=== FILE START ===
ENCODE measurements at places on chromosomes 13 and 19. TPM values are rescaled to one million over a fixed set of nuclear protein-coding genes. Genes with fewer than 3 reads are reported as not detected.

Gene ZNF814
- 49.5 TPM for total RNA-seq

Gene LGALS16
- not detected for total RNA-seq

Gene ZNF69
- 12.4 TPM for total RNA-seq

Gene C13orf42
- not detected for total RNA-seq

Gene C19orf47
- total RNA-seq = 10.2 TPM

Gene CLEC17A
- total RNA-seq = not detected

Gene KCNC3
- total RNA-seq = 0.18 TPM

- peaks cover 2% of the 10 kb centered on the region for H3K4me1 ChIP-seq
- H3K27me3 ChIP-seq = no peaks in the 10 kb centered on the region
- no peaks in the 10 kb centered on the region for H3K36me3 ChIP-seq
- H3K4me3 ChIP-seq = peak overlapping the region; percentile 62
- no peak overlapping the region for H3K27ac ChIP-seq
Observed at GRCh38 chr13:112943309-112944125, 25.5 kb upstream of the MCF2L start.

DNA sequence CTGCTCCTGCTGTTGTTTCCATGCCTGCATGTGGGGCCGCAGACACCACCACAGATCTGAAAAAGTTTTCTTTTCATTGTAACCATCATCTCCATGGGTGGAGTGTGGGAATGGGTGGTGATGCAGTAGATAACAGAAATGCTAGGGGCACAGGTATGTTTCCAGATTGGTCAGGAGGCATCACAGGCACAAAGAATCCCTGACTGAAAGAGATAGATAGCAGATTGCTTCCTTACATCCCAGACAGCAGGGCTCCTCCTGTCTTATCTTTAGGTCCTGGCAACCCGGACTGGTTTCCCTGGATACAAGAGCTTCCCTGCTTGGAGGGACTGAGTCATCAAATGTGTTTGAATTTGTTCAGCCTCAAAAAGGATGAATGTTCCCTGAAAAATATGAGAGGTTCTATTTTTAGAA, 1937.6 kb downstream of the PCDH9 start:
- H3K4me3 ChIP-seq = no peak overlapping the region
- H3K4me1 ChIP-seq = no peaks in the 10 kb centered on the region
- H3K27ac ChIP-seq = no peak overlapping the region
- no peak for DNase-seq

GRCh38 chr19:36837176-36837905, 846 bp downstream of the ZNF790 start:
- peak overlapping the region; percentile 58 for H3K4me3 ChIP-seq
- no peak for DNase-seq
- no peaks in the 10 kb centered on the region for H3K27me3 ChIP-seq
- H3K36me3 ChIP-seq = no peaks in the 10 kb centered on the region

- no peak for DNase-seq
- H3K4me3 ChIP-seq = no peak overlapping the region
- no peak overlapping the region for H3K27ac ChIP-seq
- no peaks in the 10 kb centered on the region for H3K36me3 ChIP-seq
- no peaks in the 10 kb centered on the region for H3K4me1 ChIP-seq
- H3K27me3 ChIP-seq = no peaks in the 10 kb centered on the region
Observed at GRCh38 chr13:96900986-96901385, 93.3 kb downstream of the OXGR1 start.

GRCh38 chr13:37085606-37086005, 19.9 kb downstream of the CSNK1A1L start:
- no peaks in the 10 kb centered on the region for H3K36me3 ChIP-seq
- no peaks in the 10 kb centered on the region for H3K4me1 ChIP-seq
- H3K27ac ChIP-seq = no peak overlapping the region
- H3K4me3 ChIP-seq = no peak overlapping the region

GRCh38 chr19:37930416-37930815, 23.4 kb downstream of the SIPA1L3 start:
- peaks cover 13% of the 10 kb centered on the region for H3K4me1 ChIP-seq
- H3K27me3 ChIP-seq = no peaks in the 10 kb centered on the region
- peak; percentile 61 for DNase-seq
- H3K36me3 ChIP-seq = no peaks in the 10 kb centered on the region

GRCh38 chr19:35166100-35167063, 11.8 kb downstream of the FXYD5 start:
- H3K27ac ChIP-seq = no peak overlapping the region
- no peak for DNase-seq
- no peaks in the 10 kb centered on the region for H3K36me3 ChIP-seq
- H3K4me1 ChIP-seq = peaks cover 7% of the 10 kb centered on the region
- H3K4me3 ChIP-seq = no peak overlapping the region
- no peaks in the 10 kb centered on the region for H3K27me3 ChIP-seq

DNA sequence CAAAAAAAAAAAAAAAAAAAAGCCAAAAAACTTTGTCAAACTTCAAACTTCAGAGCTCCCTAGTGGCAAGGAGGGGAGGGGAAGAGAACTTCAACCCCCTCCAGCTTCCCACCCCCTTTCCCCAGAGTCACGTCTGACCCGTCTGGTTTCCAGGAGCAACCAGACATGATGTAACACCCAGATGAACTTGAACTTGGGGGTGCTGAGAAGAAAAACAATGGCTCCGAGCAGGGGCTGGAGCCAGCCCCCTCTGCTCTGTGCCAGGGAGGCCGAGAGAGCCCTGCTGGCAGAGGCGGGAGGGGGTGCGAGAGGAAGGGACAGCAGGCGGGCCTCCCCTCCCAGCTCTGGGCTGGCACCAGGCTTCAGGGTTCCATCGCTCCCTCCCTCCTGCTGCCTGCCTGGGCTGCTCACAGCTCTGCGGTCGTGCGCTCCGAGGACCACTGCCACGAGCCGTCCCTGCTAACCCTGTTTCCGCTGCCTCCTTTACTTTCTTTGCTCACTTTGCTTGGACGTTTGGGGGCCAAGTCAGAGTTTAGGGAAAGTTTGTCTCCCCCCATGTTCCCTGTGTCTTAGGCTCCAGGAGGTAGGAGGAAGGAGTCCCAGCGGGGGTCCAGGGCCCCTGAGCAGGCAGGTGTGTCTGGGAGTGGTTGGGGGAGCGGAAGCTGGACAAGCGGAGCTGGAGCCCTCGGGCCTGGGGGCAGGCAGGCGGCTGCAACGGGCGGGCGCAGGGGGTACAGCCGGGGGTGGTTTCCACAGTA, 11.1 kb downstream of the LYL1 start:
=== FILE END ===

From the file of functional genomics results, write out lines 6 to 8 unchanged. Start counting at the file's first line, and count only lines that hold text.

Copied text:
Gene ZNF69
- 12.4 TPM for total RNA-seq

Gene C13orf42